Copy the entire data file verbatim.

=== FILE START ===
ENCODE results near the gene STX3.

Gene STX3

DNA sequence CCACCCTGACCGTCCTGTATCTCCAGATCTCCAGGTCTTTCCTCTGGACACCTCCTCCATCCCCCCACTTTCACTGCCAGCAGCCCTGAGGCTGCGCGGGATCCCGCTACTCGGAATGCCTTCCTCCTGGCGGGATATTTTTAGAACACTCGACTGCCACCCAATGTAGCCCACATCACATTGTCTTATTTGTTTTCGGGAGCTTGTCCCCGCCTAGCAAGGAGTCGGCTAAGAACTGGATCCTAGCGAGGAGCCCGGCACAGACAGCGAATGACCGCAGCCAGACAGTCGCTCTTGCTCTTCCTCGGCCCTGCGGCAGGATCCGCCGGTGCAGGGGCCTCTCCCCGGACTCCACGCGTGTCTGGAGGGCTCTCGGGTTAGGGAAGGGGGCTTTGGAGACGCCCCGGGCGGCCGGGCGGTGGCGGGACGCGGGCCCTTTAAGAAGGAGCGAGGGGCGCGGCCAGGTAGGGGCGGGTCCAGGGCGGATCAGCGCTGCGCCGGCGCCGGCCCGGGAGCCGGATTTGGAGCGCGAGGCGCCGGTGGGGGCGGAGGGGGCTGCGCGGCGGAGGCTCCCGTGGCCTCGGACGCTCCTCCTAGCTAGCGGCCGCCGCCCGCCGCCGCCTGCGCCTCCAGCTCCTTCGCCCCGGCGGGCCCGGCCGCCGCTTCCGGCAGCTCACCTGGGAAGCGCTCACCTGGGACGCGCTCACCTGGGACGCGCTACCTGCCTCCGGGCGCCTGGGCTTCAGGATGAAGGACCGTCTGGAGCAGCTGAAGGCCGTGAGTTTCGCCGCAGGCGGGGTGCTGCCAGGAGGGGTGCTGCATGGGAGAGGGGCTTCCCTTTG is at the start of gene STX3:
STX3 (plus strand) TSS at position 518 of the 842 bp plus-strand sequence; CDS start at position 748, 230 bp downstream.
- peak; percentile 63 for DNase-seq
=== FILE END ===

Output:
ENCODE results near the gene STX3.

Gene STX3

DNA sequence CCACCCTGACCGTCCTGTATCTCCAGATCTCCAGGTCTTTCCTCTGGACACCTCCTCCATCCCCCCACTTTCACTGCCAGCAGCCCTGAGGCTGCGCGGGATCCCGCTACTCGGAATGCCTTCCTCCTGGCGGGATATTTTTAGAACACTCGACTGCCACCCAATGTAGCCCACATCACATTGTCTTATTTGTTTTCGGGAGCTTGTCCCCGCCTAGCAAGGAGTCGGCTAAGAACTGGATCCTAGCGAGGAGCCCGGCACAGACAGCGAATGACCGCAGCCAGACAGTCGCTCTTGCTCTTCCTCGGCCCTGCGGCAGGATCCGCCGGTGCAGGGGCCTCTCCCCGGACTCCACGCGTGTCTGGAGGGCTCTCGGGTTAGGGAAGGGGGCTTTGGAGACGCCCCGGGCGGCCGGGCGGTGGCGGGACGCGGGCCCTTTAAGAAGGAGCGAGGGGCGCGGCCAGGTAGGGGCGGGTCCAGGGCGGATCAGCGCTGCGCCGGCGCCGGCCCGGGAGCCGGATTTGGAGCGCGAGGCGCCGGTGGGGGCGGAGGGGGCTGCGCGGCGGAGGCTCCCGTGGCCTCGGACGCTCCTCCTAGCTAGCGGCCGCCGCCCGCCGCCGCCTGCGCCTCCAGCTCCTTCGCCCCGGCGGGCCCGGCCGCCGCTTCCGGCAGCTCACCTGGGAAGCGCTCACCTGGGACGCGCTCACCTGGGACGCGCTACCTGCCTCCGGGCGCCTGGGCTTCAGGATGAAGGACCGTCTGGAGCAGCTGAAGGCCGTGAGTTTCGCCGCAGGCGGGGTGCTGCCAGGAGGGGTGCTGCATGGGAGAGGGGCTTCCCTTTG is at the start of gene STX3:
STX3 (plus strand) TSS at position 518 of the 842 bp plus-strand sequence; CDS start at position 748, 230 bp downstream.
- peak; percentile 63 for DNase-seq